Can You Hear It Now? Good!
One of the more interesting side-notes to becoming an Equity actor is that, because I can't act for non-union theatres without some sort of contract, which most of them can ill-afford, if I want to work at any of these places, I have to be willing to do things outside the normal ouvre of the actor.
Case in point: I'm running sound for Annex Theatre's production of "The Changeling", a Jacobean revenge tragedy given a smart and funny update by Annex Artistic Director, Bret Fetzer. It's been something like 16 or 17 years since the last time I worked a sound board, and although the basic skill set remains the same, it is simply amazing how much the technology has changed in that time.
Back in the day, I used to cut cues onto quarter-inch reel-to-reel tape from vinyl recordings like the venerable "BBC Radio Sound Effects Library", then splice them into a master tape with 12 inches of white leader between each cue. Quadrophonic sound systems were considered "state of the art" back in 1986 or '87. Today, everything is done digitally, either burned onto CD's or recorded onto Mini Discs, and instead of marking the cue on the leader with a Sharpie felt pen, now it scrolls across the display screen like an old-fashioned New York Times chaser-board (just one example of how new technology tends to mimic old tech in subtle and ingenious ways). All I have to do now is push a button and slide a volume-control bar.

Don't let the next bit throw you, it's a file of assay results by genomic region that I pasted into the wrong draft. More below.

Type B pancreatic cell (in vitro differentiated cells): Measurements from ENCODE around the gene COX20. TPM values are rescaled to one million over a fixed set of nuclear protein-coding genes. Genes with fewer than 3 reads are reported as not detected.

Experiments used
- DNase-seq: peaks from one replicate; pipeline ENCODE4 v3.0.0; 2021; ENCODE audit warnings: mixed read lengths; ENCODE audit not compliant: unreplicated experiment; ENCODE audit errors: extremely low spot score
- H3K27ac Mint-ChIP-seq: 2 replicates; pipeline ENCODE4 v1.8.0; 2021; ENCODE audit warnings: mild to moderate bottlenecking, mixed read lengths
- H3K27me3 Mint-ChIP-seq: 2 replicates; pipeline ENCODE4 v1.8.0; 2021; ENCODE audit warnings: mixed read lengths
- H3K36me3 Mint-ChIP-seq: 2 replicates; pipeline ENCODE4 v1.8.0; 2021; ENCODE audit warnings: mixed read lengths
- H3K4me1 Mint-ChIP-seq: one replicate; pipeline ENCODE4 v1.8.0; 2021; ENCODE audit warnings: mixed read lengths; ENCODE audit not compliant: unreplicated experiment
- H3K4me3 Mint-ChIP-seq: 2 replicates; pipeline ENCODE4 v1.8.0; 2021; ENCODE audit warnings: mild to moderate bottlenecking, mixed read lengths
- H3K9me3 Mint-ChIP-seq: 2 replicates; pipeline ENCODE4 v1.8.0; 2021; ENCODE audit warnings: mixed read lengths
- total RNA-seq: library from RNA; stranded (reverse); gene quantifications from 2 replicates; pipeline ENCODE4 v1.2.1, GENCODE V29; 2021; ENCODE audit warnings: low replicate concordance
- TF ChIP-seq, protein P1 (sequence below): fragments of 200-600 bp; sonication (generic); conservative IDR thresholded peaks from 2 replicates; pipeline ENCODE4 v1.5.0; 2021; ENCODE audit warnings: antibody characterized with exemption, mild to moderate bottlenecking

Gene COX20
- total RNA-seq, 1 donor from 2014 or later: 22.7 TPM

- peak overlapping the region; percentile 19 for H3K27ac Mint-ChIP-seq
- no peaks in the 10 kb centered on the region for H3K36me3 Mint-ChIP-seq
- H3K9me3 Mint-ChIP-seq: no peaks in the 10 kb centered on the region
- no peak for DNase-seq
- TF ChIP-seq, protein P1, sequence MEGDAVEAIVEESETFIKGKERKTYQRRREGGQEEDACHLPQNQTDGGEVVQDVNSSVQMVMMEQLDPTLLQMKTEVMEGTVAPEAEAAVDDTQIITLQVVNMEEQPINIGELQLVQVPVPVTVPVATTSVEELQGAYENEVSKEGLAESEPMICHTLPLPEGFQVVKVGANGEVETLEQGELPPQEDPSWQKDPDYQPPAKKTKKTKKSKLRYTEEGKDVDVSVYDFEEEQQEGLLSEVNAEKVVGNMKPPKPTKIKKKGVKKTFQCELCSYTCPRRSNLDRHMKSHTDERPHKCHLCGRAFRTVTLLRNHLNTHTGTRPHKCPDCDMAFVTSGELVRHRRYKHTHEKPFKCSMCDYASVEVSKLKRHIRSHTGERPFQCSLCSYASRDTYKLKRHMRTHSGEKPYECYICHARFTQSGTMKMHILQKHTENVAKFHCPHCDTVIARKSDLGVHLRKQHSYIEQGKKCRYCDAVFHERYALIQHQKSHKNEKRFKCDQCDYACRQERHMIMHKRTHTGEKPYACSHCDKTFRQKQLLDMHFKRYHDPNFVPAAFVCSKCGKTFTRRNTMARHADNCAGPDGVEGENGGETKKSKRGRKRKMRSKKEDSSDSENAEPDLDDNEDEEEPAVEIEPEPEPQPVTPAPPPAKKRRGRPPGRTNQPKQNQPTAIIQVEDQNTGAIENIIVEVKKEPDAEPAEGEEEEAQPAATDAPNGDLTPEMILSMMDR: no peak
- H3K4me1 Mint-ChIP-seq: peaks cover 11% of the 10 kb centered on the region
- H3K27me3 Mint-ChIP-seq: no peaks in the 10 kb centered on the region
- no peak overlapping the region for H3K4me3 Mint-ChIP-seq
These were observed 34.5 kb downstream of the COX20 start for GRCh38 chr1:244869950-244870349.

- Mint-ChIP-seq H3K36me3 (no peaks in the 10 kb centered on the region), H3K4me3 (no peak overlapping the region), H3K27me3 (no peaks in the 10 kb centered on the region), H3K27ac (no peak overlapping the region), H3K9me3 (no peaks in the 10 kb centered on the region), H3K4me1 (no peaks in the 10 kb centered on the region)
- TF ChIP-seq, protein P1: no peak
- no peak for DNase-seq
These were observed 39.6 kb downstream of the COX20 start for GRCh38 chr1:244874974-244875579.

Still, for all the advances, some aspects of the job are refreshingly familiar. The Clear-Com headsets are pretty much the same (but that may be because the ones we're using are at least 20 years old, they have Bakelite in them, for goodness' sake!), and Sound Designers still insist that the board op have a certain dexterity in terms of being able to instantly adjust volume and directional levels on-the-spot, instead of just having it all done internally within the recording itself. So, as sound op, it's still possible to be able to finesse the sound to fit the onstage performances; if someone is a bit late on an entrance for example, you can take the cue a bit late to match, and so on. Today, when there is so much controversy in the industry over things like "virtual orchestras", and withthe whole process of live performance becoming increasingly automated, it's really heartening to know that in some artistic realms at least, the availability of new technology is seen as a means to enhancing the creative process, rather than supplanting it.
By the way, you really should come see the show. February 14th through March 22nd. Friday and Saturday nights, 8:00 p.m. at the Jewel Box Theatre, Rendezvous Tavern, 2320 2nd Ave. Only $12. Call 206-728-0933 to make a reservation.
on 2:51 PM